Day 1: Sheffield
Spent the day working with an indie producer in Sheffield – which was fun. After we wrapped for the afternoon, I headed into the city centre from the atmospheric, leafy burbs. In the golden early evening sunlight surveyed the city’s excellent array of street art, not least the excellent work of Rocket01.
After a fine Mexican beano, hung out chatting in the Peace Gardens with their monumental fountain portals and all-round perfect mix of water, stone and grass. I’m usually in the city for DocFest in the summer so it was good to see it under other circumstances. It has some of the finest regeneration in the country, with a brilliant passage from the station up to the Peace Gardens. The blade sculpture bordering the station with a thin layer of water flowing over the gigantic knife-edge of shining steel. The tower of the university bearing a poem by Andrew Motion about standing looking at the tower of the university. The art deco Showroom cinema. The art deco Library and (Graves) Gallery. The wooden ribs and hothouse glass of the Winter Gardens. The Victorian Town Hall, sheltering the Peace Gardens.
Day 2: Sheffield
Began the day at a working breakfast with a Sheffield-based film producer who is a very nice guy. Then a quick visit to the Graves Gallery to look at the hidden treasure that is their permanent collection. Catching my eye this time: Christ Carrying the Cross attributed to Luis de Morales (late C16), a prematurely aged, weary Jesus, right beside a striking painting of a man holding a skull, a dark momento mori where the difference between the head and skull is marginal; The Hours by Burne-Jones, six ladies representing the sweep of the day, their dress ranging from dawn blue to late afternoon russet and back to night-time blue-black; a Paul Nash landscape, an Auerbach cityscape of Mornington Crescent; Sam Taylor-Wood suspended from the ceiling (flashback to young John Lennon); a portrait of Edith Sitwell and her languorous hands – one of the best galleries in the land.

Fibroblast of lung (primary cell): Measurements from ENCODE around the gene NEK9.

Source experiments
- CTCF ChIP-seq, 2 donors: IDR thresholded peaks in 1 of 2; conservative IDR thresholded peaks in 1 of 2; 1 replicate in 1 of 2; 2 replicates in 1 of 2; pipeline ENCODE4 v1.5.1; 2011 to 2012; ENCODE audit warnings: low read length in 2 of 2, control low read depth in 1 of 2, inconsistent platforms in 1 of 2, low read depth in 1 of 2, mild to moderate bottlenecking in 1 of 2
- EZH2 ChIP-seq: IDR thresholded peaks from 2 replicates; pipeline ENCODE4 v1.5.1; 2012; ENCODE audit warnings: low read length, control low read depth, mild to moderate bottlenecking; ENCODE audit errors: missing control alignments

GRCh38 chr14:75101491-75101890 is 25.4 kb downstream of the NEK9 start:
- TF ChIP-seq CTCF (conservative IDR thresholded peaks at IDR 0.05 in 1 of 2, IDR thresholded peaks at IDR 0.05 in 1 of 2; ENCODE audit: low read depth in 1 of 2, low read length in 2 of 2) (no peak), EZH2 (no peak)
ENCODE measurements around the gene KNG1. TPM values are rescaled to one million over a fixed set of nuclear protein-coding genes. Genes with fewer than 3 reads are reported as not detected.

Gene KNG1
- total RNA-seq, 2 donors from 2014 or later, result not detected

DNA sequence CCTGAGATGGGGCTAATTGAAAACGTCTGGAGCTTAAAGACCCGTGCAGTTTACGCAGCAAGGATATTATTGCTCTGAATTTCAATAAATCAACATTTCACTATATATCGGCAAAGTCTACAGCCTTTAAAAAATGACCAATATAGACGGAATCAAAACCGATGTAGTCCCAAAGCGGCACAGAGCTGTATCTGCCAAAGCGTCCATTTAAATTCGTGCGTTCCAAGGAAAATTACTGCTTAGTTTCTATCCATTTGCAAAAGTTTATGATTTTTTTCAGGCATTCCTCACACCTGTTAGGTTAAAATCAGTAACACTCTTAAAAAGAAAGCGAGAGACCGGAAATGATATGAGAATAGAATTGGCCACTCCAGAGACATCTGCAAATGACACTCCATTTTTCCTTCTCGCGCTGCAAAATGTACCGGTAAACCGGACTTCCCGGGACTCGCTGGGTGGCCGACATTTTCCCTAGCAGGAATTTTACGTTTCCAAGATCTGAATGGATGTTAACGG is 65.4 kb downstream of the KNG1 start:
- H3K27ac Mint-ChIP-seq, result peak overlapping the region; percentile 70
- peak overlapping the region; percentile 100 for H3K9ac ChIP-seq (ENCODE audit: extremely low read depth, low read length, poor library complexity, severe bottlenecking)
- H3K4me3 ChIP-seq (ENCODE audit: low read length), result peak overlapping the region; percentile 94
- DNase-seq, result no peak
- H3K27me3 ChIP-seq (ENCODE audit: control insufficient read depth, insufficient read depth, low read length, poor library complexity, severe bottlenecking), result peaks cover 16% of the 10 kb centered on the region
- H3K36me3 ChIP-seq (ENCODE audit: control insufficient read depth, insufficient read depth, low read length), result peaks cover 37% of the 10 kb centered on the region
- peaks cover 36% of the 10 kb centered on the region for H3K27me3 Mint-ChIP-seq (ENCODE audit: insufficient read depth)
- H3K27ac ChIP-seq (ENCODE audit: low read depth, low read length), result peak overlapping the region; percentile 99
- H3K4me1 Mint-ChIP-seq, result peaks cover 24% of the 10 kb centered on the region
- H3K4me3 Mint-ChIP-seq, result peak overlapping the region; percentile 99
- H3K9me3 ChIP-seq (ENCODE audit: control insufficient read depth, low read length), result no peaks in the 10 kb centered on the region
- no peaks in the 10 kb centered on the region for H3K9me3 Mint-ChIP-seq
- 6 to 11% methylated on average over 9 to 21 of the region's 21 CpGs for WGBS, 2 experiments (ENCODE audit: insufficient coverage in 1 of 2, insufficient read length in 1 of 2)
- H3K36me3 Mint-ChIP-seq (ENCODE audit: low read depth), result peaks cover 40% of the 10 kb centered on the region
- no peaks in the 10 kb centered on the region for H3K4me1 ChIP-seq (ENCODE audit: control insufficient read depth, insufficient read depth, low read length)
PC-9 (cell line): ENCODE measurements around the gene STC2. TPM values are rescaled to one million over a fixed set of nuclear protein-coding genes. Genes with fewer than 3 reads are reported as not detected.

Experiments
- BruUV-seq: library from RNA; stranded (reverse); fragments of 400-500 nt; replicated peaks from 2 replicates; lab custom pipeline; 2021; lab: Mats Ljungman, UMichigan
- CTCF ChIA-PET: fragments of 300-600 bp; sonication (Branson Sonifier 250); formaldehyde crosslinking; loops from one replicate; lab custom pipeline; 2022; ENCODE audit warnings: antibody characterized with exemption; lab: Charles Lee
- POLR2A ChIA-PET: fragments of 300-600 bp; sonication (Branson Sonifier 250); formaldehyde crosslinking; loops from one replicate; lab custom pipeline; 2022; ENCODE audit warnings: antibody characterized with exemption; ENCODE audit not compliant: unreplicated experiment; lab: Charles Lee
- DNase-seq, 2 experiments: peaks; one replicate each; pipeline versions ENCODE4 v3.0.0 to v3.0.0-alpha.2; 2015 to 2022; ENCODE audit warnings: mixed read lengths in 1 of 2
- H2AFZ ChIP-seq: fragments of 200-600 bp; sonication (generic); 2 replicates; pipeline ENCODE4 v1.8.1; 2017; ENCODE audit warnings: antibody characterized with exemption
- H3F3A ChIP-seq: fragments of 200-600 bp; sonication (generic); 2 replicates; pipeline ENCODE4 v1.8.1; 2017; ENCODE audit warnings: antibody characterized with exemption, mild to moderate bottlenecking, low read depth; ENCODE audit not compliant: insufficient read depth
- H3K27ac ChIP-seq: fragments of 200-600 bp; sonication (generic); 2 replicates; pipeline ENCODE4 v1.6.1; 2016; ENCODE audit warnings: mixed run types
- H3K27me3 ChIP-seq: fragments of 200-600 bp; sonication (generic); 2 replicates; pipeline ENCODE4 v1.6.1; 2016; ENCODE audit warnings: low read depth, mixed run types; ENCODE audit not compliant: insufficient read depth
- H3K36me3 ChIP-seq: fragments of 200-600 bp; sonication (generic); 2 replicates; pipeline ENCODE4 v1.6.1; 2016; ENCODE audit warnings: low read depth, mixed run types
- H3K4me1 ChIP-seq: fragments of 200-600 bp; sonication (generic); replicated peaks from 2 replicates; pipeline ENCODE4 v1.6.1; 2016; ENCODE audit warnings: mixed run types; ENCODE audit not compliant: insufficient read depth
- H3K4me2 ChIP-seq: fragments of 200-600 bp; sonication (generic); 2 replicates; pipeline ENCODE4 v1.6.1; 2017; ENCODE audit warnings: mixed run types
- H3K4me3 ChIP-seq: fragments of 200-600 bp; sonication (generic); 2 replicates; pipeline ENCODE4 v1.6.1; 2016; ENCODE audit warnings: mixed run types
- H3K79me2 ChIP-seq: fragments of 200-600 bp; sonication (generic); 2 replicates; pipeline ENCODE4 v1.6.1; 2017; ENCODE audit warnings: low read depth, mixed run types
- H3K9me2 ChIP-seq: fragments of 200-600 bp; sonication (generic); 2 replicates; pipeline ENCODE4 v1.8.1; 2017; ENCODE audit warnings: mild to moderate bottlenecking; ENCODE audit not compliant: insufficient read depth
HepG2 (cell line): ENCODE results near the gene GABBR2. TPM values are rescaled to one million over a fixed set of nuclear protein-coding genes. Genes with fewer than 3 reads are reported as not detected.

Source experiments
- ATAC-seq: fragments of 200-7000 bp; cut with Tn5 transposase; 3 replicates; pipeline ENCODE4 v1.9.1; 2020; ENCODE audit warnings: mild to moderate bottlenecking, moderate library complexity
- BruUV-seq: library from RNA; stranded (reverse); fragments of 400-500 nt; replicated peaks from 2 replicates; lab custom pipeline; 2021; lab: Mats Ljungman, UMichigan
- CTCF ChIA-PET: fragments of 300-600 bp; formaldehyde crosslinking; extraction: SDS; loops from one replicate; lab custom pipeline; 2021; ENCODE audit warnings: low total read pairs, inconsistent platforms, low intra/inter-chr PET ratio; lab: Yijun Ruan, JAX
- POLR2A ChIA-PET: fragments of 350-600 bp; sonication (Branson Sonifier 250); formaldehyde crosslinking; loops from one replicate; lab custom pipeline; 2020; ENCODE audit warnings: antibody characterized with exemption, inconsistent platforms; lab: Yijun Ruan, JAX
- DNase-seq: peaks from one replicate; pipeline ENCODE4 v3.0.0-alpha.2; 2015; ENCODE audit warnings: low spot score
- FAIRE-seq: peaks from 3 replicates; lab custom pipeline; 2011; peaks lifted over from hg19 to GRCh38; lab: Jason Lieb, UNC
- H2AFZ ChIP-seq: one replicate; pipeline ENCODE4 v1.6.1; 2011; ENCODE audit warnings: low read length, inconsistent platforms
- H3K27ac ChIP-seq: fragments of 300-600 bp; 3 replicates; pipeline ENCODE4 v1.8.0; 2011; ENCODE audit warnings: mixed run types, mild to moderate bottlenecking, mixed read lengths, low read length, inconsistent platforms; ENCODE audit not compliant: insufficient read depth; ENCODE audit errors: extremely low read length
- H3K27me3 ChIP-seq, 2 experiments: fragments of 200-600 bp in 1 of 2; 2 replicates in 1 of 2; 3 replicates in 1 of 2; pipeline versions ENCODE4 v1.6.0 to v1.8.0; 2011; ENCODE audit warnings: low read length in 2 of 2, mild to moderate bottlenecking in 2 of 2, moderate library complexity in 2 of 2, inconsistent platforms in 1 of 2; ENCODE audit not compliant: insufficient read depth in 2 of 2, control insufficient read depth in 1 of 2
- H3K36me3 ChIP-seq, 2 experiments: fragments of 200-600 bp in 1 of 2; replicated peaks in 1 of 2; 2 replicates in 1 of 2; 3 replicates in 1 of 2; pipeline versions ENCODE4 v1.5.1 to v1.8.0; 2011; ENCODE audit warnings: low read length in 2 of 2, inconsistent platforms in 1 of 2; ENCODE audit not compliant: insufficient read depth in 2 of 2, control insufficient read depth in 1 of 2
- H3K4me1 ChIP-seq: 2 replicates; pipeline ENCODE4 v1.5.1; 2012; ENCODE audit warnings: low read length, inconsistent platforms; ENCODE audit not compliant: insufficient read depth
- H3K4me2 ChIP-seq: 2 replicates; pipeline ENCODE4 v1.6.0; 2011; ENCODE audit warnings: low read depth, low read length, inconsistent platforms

Then the train to Liverpool across the Peak valleys bathed in Indian summer gold.
Day 3: Sheffield
Rain after the early hours thunder, making the work at Roco (a new creative co-operative space) all the cosier. A good creative session, inducing headache in the journey to a possible break-through, wrestling with knotty problems between cups of tea. A burst of sun as we left to mark the conclusion in grand style.
“So we sailed on to the sun”
The Beatles – Yellow Submarine
I met Patti Smith one time – it was in St Luke’s Church near Old Street roundabout after an intimate gig of hers. We talked briefly about Rimbaud and the time he spent in Camden Town with Verlaine. Rimbaud of course features in a scene of the ten-years-in-the-making poetic hotchpotch of a film that is Steve Sebring’s documentary ‘Patti Smith: Dream of Life’ which I saw on the big screen this afternoon at the Arthouse Cinema in Crouch End thanks to Doc n’ Roll.
I went with my old friend, film-maker and teacher Roddy Gibson. We went to see Patti in 2007 at The Roundhouse where she did a wonderful gig centred on her album ‘Twelve’. I’ve probably seen her play live around ten times, always in London, from the Union Chapel to St Giles-in-the-fields by Denmark Street – and even in one or two places that weren’t churches.